"We want to sit down with a group of residents, a group of people who care, and develop a safety plan," Heilmann said. "We want to look at a lot of different areas. Maybe someone wants to look at lighting, someone might want to look at what's going on in schools, seniors who live alone, identity theft - we have to study this. We are right next to one the largest cities in the country and we can't ignore that. We have to study the statistics and educate people."

Heilmann said everyone knows a neighborhood that used to be safe but is no longer safe.

"We all know a place where it used to be safe, and now you wouldn't live there," Heilmann said. "That can't happen in Oak Lawn. We need to take the lead on safety."

Heilmann also noted the Oak Lawn Park District has received $750,000 in grant money for renovations. Heilmann and several attendees remembered the long-removed "rocket ship" slide that was once the centerpiece at Memorial Park, 102nd Street and Major Avenue. The park will be renovated this summer, with upgrades including a new "rocket slide," improved playgrounds, restrooms, a fishing pier and a splash pad.

Centennial Park, 93rd Street and Nashville Avenue, will be renovated in the fall. The project will add a playground and a picnic pavilion, along with four indoor basketball courts and a children's splash pool.

"The rocket ship slide was great," Heilmann said. "I'll see you all there when the park is done, and we'll all go down the slide."

'Grease' at Oak View

Tickets are available for the Oak Lawn Park District Theatre production of "Grease," which will run at Oak View Center, 4625 W. 110th St., at 8 p.m. Friday, Feb. 8 and 15 and Saturday, Feb. 9 and 16. Shows will also be at 3 p.m. Sunday, Feb. 10 and Feb. 17. Tickets are available at the Oak View Center for $15. For more information or to purchase tickets call the Oak Lawn Park District at 857-2200.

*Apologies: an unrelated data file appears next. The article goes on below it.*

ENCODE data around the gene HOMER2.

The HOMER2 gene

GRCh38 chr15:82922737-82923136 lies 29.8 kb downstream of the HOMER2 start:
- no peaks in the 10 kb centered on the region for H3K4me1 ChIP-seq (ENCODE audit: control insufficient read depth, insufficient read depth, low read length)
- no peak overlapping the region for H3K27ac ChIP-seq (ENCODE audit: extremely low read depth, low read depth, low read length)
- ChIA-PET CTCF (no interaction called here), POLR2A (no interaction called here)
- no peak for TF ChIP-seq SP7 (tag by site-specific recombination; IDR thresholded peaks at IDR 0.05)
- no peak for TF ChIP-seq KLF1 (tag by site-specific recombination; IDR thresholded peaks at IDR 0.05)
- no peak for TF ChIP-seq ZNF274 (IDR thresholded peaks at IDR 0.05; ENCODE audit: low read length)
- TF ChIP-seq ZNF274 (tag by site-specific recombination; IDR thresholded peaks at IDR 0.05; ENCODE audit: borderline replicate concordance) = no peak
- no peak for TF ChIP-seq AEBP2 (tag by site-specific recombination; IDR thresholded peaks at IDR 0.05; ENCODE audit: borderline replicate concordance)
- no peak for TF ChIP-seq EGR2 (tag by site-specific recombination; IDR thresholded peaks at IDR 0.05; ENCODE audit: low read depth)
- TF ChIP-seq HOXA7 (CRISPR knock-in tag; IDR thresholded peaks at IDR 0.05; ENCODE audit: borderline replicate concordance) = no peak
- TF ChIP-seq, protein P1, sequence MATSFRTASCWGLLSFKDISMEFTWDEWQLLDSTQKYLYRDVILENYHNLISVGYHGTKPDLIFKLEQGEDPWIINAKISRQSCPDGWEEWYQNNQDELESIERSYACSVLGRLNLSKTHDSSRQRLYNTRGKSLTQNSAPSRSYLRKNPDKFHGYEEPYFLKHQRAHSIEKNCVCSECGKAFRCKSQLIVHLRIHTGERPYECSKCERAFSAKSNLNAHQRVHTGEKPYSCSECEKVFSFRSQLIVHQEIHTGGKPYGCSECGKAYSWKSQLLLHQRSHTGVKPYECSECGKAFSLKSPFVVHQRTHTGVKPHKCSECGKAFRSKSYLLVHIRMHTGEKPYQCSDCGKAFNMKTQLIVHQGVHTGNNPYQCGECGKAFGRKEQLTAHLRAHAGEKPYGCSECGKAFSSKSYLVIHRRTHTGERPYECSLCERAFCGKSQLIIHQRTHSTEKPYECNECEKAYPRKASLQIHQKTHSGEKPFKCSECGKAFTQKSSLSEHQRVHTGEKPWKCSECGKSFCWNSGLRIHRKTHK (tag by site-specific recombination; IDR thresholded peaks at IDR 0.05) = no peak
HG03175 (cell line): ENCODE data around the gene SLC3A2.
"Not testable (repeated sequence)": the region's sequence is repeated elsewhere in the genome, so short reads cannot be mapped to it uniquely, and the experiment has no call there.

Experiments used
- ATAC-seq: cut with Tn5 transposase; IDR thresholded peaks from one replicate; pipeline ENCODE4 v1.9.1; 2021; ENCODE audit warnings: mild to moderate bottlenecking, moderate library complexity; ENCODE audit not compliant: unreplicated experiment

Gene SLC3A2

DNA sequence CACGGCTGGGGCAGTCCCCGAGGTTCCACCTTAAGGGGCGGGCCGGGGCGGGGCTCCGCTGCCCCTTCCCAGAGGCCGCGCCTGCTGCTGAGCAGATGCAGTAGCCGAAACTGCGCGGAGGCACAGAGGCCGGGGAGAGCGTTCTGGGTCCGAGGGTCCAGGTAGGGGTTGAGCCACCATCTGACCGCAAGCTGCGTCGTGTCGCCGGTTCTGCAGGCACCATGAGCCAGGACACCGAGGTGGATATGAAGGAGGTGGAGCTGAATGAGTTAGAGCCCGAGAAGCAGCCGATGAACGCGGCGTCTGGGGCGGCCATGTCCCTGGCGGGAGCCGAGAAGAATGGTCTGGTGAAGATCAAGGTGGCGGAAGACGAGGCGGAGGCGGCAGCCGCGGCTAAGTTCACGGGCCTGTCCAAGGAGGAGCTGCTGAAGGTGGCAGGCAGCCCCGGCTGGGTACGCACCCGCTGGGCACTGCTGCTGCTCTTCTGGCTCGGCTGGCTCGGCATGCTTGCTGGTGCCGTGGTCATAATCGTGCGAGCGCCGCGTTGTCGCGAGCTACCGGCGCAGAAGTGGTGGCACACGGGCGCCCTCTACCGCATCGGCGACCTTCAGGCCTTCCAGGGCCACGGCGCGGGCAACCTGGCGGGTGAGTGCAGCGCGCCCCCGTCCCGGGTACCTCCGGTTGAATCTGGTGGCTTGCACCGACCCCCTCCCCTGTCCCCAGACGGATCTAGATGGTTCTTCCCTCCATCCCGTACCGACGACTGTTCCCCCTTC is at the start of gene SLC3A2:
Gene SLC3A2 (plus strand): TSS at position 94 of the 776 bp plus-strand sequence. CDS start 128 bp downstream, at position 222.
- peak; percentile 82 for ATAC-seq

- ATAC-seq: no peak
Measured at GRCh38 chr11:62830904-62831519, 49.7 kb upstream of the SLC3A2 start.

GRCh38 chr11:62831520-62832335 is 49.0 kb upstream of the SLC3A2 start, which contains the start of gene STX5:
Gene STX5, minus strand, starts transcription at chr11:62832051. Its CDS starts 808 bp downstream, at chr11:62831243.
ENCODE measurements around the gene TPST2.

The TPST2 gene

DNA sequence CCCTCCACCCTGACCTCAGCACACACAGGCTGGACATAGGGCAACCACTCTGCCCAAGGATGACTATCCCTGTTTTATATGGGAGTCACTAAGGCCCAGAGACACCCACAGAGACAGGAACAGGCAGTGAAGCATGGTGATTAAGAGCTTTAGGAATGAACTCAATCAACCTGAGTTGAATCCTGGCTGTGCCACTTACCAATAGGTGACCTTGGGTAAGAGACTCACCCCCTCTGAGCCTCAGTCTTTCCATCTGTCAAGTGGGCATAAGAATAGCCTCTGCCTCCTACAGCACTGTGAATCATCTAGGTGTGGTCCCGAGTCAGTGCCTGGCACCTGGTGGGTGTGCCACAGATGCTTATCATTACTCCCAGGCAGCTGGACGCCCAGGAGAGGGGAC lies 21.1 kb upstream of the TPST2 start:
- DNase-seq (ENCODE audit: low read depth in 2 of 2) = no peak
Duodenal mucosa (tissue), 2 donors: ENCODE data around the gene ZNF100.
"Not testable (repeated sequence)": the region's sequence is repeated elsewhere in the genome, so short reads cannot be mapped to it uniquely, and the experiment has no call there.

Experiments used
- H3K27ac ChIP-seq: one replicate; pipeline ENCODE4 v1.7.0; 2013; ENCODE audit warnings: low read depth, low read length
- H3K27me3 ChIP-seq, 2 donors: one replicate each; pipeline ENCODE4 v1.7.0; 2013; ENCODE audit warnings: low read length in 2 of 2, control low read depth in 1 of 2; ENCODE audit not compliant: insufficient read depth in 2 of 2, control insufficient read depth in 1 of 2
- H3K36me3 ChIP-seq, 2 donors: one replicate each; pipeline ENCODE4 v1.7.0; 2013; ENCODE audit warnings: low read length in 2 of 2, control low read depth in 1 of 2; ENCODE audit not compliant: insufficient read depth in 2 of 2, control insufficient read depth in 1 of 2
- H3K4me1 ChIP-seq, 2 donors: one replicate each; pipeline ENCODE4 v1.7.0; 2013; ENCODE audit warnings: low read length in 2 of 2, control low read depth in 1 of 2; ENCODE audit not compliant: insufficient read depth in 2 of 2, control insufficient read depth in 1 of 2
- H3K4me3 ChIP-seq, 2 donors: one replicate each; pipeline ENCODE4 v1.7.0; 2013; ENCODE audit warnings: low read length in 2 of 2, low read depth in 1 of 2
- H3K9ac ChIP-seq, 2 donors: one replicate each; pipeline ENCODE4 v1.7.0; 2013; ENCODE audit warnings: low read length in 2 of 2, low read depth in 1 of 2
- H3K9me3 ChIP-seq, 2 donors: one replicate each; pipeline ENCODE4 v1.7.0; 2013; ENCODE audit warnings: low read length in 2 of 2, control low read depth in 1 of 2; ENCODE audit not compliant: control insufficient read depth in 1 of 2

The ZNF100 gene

What's Going On

Flake Fest

Evergreen Park Flake Fest will be held from 1 to 6 p.m. Saturday, Feb. 9 at Yukich Field, 89th Street and Kedzie Avenue. Event will feature children's activities the fire station from 1 to 4 p.m. and open skate from 4 to 6 p.m.

Candy Capital

"Chicago: Candy Capital of the World," will be held at 7 p.m. Wednesday, Feb. 17 at the Worth Historical Museum, 11500 Beloit Ave. in the Terrace Centre. For much of its history, Chicago produced about one-third of the nation's candy. Author Leslie Goddard will discuss her book, "Chicago's Sweet Candy History," during a free program. Registration not required.

Antique Market

The Evergreen Park High School Athletic Boosters' 2nd annual Indoor Garage Sale and Antique Market will be held Saturday, Feb. 9 at the Evergreen Park High School main gym, 99th Street and Kedzie Avenue.

State of Oak Lawn

The Oak Lawn Chamber of Commerce will hold the 3rd annual "State of the Village" address Tuesday, Feb. 12 at the Hilton Oak Lawn, 9333 S. Cicero Ave. Oak Lawn Mayor Dave Heilmann will address issues such as infrastructure, taxes, and the village's short- and long-terms plans. Registration and networking begin at 11:30 a.m. Lunch is at noon followed by the State of the Village at 12:15 p.m. For reservation contact the Chamber at 424-8300 or This email address is being protected from spambots. You need JavaScript enabled to view it. .

Job Fair

Saint Xavier University's Office of Career Services will hold its 2013 Spring Job Fair from noon to 3 p.m. Wednesday, Feb. 13 in the Shannon Center at the university's Chicago campus, 3700 W. 103rd St. Fair is free and open to the public.

A bout 20 employers are expected to attend the fair and recruit for full-time, part-time, and internship positions. Attendees are advised to dress professionally and bring plenty of copies of their resumes. Companies scheduled to attend include Chicago Education Project, Citizen Schools, Elim Christian Special Education School/Services, Enterprise Holdings, Echo Joint Agreement, Hoopise Financial Group, Indian Oaks Academy, Ingalls Memorial Hospital, Moraine Valley Community College, Northwestern Mutual, Palos Community Hospital, Prudential, Rush University Medical Group, Standard Bank and Trust Co., TCF Bank, The Menta Group, Tinley Park Police Department, and the U.S. Army Healthcare. A full list of employers is available at (keyword: job fair).

For more information call (773)298-3131.

Outdoor Hockey

Tickets for the Outdoor Hockey City Classic, to be held Sunday, Feb. 17 at Soldier Field, are $40 and available at the Evergreen Park Recreation Department office, in the Maher Community Center at 3450 W. 97th St. Games scheduled include Notre Dame vs. Miami (Ohio) at noon, and Minnesota vs. Wisconsin at 3: p.m.